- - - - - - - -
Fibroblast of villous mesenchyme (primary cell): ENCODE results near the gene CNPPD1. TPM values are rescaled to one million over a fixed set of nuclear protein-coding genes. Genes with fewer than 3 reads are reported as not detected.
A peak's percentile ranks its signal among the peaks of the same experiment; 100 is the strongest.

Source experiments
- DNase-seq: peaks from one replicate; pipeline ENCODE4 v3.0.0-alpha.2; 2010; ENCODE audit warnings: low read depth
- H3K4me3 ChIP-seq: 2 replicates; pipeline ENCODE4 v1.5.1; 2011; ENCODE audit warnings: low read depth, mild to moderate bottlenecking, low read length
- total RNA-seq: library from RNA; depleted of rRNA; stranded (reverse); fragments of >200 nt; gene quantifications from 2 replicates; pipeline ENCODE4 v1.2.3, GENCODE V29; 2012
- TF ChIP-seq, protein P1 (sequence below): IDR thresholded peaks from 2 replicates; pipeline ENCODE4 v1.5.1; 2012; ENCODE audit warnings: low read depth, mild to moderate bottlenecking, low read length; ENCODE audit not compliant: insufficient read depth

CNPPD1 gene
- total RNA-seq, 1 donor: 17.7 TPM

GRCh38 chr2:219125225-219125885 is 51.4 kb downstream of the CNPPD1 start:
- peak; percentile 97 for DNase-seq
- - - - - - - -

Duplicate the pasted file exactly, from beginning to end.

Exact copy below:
Fibroblast of villous mesenchyme (primary cell): ENCODE results near the gene CNPPD1. TPM values are rescaled to one million over a fixed set of nuclear protein-coding genes. Genes with fewer than 3 reads are reported as not detected.
A peak's percentile ranks its signal among the peaks of the same experiment; 100 is the strongest.

Source experiments
- DNase-seq: peaks from one replicate; pipeline ENCODE4 v3.0.0-alpha.2; 2010; ENCODE audit warnings: low read depth
- H3K4me3 ChIP-seq: 2 replicates; pipeline ENCODE4 v1.5.1; 2011; ENCODE audit warnings: low read depth, mild to moderate bottlenecking, low read length
- total RNA-seq: library from RNA; depleted of rRNA; stranded (reverse); fragments of >200 nt; gene quantifications from 2 replicates; pipeline ENCODE4 v1.2.3, GENCODE V29; 2012
- TF ChIP-seq, protein P1 (sequence below): IDR thresholded peaks from 2 replicates; pipeline ENCODE4 v1.5.1; 2012; ENCODE audit warnings: low read depth, mild to moderate bottlenecking, low read length; ENCODE audit not compliant: insufficient read depth

CNPPD1 gene
- total RNA-seq, 1 donor: 17.7 TPM

GRCh38 chr2:219125225-219125885 is 51.4 kb downstream of the CNPPD1 start:
- peak; percentile 97 for DNase-seq